Decreasing the amount consumed per eating occasion and frequency of consumption could reduce cancer risk proportionally. Decreasing frequency from 1 serving of long grain white rice per day to 1/2 serving per day would result in a predicted reduction of the lifetime risk from 136 to 68 cases per million.
Reducing exposure to inorganic arsenic from rice grain and rice products reduces lifetime risk of cancer. Eliminating rice grain and rice products from the diet during infancy (< 1 year) and childhood (0 – 6 years) would potentially reduce the lifetime risk of cancer for the U.S. population from exposure to inorganic arsenic in rice and rice products by approximately 6% and 23%, respectively. This dietary change would also potentially reduce the risk of non-cancer adverse health effects.
Which foods or food products contribute the most to arsenic exposure from the diet?
There are two forms of arsenic in food, inorganic and organic. Most studies conducted over the last several decades have analyzed foods for total arsenic alone, and few studies or surveys have focused on exposure to speciated arsenic. FDA’s Total Diet Study (TDS) measures only total arsenic. Among the top 25 foods from TDS: (1) the highest levels of total arsenic were in seafood (mean 5.5 mg/kg from 1991 to 2011, haddock); (2) eight of the top 25 foods were rice grain or rice products; and (3) other foods included raw mushrooms, fried chicken products, and peanut butter (Appendix 9.1). However, because organic forms of arsenic are far less toxic and comprise the major form of arsenic in seafood, total arsenic determinations are not useful for comparing the risk from various food sources.
This risk assessment addresses a major contributor to the dietary burden of inorganic arsenic: rice grain and rice products. FDA’s sampling indicated that rice has the highest levels of inorganic arsenic, compared with other sampled food commodities, and rice is an ingredient of many products that consumers routinely eat. To estimate the total dietary burden from exposure from all foods consumed, additional data are needed, including information on the levels of inorganic arsenic in other foods.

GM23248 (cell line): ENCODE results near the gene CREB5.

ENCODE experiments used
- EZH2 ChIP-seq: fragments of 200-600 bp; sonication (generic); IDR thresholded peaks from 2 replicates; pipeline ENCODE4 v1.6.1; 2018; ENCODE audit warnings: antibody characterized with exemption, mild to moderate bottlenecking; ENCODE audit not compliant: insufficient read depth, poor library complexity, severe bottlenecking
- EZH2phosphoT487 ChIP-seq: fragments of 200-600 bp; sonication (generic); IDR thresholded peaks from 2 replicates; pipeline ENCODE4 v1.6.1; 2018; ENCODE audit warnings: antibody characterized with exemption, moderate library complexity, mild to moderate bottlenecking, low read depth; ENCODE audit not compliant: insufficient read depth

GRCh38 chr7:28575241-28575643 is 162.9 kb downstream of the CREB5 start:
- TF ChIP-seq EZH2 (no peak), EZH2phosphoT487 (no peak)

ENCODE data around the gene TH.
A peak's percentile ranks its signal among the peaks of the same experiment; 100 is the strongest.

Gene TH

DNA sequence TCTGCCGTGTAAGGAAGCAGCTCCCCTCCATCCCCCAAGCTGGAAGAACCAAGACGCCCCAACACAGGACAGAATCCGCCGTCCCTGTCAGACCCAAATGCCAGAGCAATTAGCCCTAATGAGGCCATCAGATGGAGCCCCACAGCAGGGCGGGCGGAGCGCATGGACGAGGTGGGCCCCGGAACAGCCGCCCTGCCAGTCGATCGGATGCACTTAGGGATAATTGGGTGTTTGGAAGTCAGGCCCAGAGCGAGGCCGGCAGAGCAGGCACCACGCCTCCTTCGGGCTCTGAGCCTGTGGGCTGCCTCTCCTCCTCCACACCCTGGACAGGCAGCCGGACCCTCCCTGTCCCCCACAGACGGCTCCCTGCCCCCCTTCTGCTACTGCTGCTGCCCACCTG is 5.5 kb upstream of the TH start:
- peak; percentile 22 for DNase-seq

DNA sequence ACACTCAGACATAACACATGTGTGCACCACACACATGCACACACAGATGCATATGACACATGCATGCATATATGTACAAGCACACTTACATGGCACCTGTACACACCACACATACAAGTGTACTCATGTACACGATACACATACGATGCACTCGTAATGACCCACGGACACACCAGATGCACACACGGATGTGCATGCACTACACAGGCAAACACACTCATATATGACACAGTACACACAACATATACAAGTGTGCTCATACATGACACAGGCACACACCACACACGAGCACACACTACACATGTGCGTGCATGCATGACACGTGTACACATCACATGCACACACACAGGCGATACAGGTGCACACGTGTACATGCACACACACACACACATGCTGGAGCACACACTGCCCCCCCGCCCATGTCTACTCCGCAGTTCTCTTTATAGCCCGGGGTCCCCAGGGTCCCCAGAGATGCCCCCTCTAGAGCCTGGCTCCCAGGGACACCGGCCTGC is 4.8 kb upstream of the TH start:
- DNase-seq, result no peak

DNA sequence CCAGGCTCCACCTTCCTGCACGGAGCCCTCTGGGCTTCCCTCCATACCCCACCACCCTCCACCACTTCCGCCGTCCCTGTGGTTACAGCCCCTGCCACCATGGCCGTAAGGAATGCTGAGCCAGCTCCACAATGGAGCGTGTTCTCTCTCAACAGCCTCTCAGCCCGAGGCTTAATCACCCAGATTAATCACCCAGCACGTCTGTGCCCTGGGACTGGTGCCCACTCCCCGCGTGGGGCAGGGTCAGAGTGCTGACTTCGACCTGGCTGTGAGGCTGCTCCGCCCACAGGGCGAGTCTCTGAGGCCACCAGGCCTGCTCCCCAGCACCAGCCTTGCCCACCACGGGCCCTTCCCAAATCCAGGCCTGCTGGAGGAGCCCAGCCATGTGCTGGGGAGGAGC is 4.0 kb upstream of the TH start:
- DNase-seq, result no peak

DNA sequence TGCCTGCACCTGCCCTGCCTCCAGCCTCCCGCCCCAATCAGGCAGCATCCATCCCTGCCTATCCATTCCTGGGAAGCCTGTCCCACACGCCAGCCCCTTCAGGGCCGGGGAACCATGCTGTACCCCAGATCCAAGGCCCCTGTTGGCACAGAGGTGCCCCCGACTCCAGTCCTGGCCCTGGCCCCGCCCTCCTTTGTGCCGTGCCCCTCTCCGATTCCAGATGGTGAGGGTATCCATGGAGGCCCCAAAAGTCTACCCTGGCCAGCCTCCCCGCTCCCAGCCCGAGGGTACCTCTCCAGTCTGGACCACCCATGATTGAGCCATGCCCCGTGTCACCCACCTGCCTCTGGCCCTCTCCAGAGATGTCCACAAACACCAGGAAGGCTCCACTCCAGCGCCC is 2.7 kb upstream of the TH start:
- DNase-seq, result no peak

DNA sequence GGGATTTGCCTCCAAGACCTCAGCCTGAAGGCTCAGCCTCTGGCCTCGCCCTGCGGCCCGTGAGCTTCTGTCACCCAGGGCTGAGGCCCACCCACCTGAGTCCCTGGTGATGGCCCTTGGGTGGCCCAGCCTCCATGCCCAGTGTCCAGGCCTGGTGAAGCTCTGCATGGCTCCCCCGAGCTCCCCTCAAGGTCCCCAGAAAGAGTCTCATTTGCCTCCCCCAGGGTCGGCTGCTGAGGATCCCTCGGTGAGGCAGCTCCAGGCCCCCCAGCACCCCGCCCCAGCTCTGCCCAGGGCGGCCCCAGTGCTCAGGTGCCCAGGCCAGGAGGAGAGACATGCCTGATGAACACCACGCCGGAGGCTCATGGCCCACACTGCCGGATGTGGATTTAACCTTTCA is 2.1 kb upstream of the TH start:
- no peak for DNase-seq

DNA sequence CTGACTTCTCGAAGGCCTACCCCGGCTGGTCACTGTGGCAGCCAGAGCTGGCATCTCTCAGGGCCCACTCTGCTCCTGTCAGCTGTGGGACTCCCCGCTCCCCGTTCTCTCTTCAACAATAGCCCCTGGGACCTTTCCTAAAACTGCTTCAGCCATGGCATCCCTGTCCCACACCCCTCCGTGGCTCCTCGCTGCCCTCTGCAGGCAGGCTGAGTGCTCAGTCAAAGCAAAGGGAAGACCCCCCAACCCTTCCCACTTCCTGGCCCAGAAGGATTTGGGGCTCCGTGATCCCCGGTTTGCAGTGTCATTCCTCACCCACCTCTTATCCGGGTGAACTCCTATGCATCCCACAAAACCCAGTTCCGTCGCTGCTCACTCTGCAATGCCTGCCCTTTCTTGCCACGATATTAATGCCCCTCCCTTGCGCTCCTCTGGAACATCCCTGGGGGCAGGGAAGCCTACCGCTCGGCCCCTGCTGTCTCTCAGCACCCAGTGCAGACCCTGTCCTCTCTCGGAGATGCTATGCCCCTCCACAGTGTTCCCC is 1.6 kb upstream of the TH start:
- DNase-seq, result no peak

FDA acknowledges that, in addition to cancer, inorganic arsenic has been associated with many non-cancer effects, including ischemic heart disease, diabetes, skin lesions, renal disease, hypertension, and stroke. Assessing all the risks associated with inorganic arsenic would take considerable time and resources and would delay taking any needed action to protect public health.
Assuming a U.S. population of 317 million and an average life expectancy of 78.6 years, we estimate for the U.S. population 154 annual lung and bladder cancers associated with dietary inorganic arsenic.
Mitigations that reduce the levels of inorganic arsenic in the product, reduce the frequency of consumption, or reduce the amount consumed per eating occasion will proportionally reduce the risk.
I've also found a Supporting Document for Action Level for Arsenic in Apple Juice
Apple juice is one source of exposure to inorganic arsenic from food. Apple juice is a greater potential source of dietary inorganic arsenic exposure to children than to adults, because children’s dietary patterns are often less varied than those of adults, and they consume more apple juice relative to their body weight than do adults.
FDA has concluded that it is appropriate to set an action level for inorganic arsenic because FDA sampling data show that inorganic arsenic is the main form of arsenic in apple juice and because inorganic arsenic is considered more toxic than organic arsenic.
FDA has concluded that a level of 10 µg/kg or 10 ppb inorganic arsenic is achievable under good manufacturing practices based on evaluation of recent FDA data on arsenic levels in apple juice samples purchased at retail. FDA also has concluded that an action level of 10 µg/kg or 10 ppb is adequate to protect the public health based on its risk assessment.
Anyway, what was this topic about... veganism refuted? Well, I think issues like this speak to some of the health benefits of intermittent fasting
myself. In conjunction with veganism, this should reduce one's chances of something or other, beyond veganism being considered the healthiest diet, foodstuff wise (it has to be balanced for this to be true, and that's an unknown, as far as exposure to toxins like arsenic, for which there hasn't been a risk assessment done with all foods, exept that eating less frequently would be known to reduce exposure in general).